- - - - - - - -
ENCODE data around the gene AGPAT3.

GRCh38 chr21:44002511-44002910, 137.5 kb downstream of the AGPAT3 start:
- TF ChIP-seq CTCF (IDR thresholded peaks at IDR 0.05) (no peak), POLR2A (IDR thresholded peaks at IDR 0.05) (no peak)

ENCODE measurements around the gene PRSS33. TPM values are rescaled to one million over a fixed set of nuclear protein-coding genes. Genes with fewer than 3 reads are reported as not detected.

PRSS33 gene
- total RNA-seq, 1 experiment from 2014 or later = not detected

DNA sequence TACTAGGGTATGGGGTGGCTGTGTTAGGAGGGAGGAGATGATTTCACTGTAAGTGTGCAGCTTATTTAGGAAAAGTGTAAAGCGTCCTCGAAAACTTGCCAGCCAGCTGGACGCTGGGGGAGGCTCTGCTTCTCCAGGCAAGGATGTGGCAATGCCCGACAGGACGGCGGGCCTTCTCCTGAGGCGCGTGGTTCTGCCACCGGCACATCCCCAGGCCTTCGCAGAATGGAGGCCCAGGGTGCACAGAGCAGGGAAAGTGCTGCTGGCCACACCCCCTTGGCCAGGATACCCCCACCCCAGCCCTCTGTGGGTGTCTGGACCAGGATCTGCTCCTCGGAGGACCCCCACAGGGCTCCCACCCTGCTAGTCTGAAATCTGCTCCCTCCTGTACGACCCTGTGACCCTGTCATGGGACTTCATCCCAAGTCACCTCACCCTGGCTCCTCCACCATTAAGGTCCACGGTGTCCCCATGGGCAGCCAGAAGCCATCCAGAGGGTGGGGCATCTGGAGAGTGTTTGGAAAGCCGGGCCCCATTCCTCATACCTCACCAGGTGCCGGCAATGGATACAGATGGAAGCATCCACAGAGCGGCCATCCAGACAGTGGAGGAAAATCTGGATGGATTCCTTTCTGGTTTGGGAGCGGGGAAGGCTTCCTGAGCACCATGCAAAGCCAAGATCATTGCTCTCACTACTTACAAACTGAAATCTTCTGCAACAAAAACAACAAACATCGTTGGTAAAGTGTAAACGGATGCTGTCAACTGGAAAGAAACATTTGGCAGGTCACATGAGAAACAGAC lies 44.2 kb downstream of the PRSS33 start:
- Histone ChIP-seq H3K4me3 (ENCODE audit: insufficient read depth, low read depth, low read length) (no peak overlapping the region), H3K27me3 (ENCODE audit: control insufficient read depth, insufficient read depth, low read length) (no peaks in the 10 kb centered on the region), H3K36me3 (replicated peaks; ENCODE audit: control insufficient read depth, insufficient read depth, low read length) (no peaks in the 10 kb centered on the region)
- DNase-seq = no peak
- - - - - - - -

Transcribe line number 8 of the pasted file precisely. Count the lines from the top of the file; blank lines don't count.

- Histone ChIP-seq H3K4me3 (ENCODE audit: insufficient read depth, low read depth, low read length) (no peak overlapping the region), H3K27me3 (ENCODE audit: control insufficient read depth, insufficient read depth, low read length) (no peaks in the 10 kb centered on the region), H3K36me3 (replicated peaks; ENCODE audit: control insufficient read depth, insufficient read depth, low read length) (no peaks in the 10 kb centered on the region)